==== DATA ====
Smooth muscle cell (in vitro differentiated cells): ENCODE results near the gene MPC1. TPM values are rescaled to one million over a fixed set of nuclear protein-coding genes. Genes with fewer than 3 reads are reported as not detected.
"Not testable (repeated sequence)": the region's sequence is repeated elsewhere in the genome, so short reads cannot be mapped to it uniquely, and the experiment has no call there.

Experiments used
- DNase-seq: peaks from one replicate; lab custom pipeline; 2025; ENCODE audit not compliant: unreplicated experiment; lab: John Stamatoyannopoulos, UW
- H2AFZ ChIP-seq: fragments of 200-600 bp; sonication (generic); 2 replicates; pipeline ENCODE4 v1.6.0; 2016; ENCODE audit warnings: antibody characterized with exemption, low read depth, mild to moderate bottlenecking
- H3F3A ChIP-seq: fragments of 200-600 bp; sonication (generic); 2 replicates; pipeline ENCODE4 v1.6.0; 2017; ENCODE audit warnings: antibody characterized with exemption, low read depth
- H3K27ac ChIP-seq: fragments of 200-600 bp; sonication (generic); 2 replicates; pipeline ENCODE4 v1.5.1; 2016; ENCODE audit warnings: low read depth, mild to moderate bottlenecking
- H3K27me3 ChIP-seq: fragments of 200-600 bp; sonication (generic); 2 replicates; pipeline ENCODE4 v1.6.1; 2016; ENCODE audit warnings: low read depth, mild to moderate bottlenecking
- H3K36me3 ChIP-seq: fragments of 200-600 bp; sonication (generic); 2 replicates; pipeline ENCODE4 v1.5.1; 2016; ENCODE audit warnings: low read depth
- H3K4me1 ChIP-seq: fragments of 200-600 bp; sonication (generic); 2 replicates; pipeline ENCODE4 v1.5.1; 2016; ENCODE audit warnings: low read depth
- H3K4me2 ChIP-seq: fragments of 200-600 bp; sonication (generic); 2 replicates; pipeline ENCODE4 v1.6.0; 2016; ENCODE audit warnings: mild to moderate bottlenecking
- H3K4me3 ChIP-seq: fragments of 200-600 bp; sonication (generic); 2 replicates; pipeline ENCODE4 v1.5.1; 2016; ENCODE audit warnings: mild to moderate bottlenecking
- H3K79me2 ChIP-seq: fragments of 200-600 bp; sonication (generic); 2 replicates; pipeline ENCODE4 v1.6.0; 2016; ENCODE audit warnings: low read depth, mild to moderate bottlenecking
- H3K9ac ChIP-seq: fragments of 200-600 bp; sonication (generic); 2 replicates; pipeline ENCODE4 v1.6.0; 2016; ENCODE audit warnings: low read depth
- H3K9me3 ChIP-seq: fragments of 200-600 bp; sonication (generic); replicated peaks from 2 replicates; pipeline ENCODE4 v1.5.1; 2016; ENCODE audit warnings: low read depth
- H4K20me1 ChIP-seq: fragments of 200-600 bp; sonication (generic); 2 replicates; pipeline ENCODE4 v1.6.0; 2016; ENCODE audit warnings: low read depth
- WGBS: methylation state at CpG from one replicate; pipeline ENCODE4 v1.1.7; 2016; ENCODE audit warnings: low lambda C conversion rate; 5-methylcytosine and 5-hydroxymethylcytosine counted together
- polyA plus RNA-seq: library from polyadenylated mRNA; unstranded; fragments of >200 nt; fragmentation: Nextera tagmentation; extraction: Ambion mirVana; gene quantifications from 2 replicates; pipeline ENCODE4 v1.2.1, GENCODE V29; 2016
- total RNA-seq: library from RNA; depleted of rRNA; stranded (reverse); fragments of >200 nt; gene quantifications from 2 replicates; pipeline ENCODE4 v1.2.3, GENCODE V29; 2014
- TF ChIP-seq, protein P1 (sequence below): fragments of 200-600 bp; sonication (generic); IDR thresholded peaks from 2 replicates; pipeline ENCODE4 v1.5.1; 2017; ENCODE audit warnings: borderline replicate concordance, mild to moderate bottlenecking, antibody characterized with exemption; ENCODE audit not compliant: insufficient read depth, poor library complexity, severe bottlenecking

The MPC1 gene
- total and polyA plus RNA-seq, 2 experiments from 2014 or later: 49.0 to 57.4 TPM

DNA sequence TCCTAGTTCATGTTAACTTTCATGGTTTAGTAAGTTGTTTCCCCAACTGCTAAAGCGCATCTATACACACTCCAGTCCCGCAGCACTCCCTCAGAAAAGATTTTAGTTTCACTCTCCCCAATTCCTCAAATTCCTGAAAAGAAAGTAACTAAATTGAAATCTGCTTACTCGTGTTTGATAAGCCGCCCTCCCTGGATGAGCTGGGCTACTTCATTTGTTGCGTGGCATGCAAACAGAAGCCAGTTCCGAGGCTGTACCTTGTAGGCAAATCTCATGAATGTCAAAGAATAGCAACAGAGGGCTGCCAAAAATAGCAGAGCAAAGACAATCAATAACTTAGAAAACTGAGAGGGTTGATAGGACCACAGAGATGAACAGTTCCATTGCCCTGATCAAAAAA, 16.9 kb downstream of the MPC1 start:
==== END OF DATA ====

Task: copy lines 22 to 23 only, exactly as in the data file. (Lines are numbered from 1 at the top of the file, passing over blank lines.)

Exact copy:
- total and polyA plus RNA-seq, 2 experiments from 2014 or later: 49.0 to 57.4 TPM

DNA sequence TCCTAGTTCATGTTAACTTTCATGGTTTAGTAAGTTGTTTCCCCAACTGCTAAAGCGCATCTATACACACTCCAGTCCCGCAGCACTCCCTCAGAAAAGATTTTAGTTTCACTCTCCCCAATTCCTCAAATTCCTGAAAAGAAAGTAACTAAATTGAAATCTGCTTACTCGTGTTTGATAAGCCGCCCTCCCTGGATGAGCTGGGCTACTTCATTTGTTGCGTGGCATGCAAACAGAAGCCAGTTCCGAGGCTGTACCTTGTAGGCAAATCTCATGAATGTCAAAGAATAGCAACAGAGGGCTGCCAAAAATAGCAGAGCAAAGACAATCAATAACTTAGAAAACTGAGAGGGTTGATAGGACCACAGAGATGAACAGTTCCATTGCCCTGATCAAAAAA, 16.9 kb downstream of the MPC1 start: